Sunday, 19 April 2015

Harden up, Auckland Uni

Ok. So an Auckland University security expert, Bridgette Sullivan-Taylor, thinks we need bag checks at shopping malls and basically wants to import to New Zealand every dumb knee-jerk bit of the security state I moved here to avoid. She writes:
So how might this affect New Zealand consumers? Hardening or toughening soft targets could mean that if you are going to the mall, you might have your bag checked at the entrances, and there might be restrictions on how long you can stay in the carpark. Employees might require security passes, and purchases might be checked on leaving the mall.
If you're going to the cinema, there could be more security screening, including bag-checking machines. You might see more CCTV or facial recognition software being used inside the mall and in carparks that are watching all your movements. Security or police staff might ask for proof of identification, carparks might be occasionally restricted directly under or on top of the mall, and we might see more information in the media informing customers about raised security threats at particular locations.
I have a proposal.

The real soft underbelly in New Zealand isn't the shopping mall, it's Auckland University itself.

Think about it. Universities have been targeted by extremists in Africa, and American universities keep being targets for shooters. You have tons of people walking around with backpacks all the time, many of whom seem to make a point of looking suspicious just for the sake of it. It would be really easy for a terrorist to blend in, plant backpack bombs all over campus, then watch the mayhem. Plus, there's all those risky international students from suspicious places.

And so I propose that we completely lock-down Auckland University. Every person going into or out of the campus should pass through a metal detector, those "see you naked" scanners, the TSA air-puff sniffer things, and have thorough backpack checks. If it takes an hour to clear security to go to class, that's not really that big a deal as compared to the huge losses we'd suffer without that kind of security, in some folks' fevered imaginings. Lots of cameras too, everywhere, on the Auckland Uni campus. And every car parking on campus should have to have extra checks to make sure it isn't a bomb too.

Plus, the Auckland Uni chemistry building should have extra hardened security in case anybody decides it's easier to build a bomb on campus using standard chem kit than to bring one in.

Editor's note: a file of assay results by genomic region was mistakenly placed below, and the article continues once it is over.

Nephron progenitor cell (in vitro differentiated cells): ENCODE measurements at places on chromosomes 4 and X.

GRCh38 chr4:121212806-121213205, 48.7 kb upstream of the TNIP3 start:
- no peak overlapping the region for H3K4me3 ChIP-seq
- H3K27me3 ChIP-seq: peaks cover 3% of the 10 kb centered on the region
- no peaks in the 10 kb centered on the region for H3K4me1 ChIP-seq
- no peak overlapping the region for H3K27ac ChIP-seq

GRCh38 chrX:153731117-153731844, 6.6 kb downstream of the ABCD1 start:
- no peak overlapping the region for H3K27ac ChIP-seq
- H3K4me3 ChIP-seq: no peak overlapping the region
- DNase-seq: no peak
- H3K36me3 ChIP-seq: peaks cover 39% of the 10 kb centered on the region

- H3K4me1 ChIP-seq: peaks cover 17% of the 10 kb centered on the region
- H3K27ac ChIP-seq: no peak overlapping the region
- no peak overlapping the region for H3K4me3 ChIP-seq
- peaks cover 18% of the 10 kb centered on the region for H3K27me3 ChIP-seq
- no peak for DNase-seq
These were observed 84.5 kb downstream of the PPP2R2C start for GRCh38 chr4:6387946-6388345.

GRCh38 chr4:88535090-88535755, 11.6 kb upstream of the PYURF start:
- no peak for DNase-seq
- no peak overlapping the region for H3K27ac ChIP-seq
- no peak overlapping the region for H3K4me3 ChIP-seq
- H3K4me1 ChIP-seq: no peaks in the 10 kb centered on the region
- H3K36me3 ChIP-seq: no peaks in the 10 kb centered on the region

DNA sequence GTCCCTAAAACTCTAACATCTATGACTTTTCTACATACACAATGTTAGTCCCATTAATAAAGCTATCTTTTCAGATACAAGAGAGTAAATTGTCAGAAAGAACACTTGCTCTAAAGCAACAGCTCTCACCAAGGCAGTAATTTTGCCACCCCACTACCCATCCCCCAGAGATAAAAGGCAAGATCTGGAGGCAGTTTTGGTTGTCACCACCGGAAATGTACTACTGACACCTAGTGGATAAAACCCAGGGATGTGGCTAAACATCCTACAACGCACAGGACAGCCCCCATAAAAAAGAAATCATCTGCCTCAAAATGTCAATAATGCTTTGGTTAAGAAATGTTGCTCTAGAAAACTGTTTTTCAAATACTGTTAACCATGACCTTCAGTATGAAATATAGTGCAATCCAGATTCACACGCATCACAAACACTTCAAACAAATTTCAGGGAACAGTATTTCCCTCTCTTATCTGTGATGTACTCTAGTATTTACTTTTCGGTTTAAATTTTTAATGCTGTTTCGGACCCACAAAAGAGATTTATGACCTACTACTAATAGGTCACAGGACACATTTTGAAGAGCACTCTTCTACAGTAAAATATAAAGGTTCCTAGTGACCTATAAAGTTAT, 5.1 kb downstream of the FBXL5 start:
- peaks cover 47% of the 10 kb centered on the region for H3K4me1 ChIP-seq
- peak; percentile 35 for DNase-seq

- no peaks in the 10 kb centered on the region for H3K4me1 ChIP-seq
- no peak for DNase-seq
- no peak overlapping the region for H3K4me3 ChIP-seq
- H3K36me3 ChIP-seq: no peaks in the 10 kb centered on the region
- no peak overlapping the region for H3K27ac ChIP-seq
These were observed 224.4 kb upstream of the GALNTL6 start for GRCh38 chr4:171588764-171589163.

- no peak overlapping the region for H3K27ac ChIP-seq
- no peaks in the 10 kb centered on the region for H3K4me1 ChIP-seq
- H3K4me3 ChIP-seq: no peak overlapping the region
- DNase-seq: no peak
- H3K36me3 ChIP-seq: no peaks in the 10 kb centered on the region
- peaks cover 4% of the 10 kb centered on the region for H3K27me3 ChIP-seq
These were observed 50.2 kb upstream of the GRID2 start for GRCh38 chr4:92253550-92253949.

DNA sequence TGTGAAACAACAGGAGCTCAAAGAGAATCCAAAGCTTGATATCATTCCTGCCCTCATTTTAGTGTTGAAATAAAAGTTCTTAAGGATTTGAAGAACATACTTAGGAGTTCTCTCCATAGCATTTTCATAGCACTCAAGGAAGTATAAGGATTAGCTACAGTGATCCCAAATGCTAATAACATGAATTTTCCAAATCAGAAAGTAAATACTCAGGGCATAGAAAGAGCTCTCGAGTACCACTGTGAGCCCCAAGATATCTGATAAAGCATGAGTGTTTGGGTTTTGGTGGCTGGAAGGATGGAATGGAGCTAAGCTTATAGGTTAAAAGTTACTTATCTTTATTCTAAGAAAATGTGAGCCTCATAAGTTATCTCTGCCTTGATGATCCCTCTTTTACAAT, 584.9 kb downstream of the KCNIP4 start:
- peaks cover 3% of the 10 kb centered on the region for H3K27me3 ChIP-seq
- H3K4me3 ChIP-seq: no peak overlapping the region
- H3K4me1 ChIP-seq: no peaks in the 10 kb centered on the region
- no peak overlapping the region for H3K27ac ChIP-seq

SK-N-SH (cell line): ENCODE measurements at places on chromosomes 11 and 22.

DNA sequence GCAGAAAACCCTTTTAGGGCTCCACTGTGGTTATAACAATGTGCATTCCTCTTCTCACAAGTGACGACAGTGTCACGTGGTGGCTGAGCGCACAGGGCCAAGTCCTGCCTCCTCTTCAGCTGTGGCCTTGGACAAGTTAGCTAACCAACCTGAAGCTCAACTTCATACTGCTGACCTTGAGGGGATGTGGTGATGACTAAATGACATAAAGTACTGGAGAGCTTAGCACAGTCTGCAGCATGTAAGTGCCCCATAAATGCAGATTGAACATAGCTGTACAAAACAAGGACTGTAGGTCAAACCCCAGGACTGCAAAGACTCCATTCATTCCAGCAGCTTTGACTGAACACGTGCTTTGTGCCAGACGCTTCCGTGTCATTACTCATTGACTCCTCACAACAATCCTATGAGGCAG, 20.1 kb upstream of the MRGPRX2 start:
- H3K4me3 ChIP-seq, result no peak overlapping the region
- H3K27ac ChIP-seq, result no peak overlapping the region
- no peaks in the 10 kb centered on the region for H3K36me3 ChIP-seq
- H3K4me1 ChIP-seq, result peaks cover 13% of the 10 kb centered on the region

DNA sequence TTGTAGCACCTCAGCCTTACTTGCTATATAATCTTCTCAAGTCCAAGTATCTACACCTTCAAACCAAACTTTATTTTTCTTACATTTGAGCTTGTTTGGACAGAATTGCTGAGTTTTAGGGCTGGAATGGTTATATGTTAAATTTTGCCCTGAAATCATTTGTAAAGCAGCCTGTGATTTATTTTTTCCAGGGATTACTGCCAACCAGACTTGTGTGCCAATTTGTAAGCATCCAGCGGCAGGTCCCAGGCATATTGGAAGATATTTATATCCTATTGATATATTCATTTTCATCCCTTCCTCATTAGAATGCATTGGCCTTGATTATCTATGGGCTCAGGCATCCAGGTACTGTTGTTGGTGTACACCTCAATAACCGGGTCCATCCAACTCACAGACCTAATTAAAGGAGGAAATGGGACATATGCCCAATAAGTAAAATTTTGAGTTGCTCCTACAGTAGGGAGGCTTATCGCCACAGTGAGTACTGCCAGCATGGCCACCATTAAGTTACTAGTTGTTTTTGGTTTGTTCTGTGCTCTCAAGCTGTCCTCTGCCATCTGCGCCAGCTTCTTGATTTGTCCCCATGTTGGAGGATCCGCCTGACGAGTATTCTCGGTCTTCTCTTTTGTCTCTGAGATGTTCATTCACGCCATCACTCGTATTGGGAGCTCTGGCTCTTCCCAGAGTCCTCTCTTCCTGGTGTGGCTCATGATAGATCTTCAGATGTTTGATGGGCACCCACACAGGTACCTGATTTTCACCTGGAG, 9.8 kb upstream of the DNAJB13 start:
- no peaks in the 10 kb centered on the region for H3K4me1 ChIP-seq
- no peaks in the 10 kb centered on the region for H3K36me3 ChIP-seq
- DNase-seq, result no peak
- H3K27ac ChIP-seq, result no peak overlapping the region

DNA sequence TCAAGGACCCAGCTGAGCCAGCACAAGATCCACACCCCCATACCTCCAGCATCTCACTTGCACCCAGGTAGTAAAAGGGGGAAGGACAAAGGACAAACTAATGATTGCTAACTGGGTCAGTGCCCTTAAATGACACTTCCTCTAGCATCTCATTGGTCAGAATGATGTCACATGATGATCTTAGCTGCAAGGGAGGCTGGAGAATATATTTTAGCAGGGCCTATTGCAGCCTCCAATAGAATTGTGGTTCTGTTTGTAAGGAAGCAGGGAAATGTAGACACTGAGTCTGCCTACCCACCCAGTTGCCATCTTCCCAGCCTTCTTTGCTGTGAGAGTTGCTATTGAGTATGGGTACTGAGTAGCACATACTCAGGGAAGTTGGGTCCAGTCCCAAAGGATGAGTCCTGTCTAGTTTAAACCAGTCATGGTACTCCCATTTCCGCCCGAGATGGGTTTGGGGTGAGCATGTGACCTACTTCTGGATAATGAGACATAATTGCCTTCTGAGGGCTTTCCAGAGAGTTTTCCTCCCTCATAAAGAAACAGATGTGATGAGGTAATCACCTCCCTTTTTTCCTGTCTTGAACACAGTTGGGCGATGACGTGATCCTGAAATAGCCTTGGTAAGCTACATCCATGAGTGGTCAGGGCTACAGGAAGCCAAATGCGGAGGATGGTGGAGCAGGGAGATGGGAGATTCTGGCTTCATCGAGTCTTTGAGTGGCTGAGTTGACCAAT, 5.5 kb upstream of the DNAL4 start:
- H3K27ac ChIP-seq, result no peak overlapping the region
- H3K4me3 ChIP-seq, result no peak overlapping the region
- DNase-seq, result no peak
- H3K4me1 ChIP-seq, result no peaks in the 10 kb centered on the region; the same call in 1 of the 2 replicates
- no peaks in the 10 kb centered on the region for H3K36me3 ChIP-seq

Everything that Bridgette Sullivan-Taylor wants to impose on Auckland shoppers should be imposed on Auckland University staff and students, double-hard.

I further propose that we only do this at the University of Auckland as a test. If we find that there are then terrorist attacks at the other universities, that will be evidence that we need to roll out protections more broadly to the other universities. Why roll it out everywhere until we know?

Disclosure: I maintain an adjunct senior fellowship with the University of Canterbury. That Canterbury's Economics department would potentially benefit from any exodus of students from Auckland has not affected my analysis here. Surely, if security is as important as Bridgette Sullivan-Taylor thinks, students would be running from dangerous Canterbury to Auckland anyway, so this really probably hurts my quasi-interests. Right?


  1. A few years ago I read an interesting essay by a security analyst.

    He pointed out that at airports, why don't terrorists stage their hostage taking or suicide bombing at this security parameter before their bags searched.

    This security analyst was not a game theorist in the tradition of Thomas Schelling

    This security analyst wasn't aware that the whole idea of all these attacks is to get through the security and still attack.

    Terrorism is a violent form of bargaining, which is more effective in intimidating its target audiences when it shows it can break through the normal security.

  2. The so-called security expert is in fact a business lecturer at some obscure UK university. She claims that NZ has to emulate the security measures seen at malls in the US and UK. I do not know about the UK but as far as I know no US mall requires ID and bag checks for admission. Imagine how the public would respond to be asked to produce ID to go shopping. Plus the costs of imposing such a regime nation-wide would be prohibitive for many businesses.

    Then there is that small issue of the actual threat environment in NZ as opposed to the US and UK. Heck, if we follow her logic (and your even better logic here) we should impose drastic restrictions on freedom of movement at transportation hubs kapa haka events etc. Unless there is something about commodity fetichism stirs the juices of evil doers, the range of soft targets ripe for "black swan" events is broad.

    One pernicious result of 9/11 is the proliferation of security and terrorism "experts" as well as risk and security firms that all have a vested interest in fear-mongering and hyping terrorist threats regardless of the realities involved. This is one such instance.

  3. I do agree. The world has never been safer, but you would not think so when people such as this get on the loose.

  4. Good to see a healthy level of scepticism from the NZ Herald commenters!

  5. "....and purchases might be checked on leaving the mall."

    How would searching people's bags on the way out prevent terrorism? Are we stopping terrorism or shoplifting?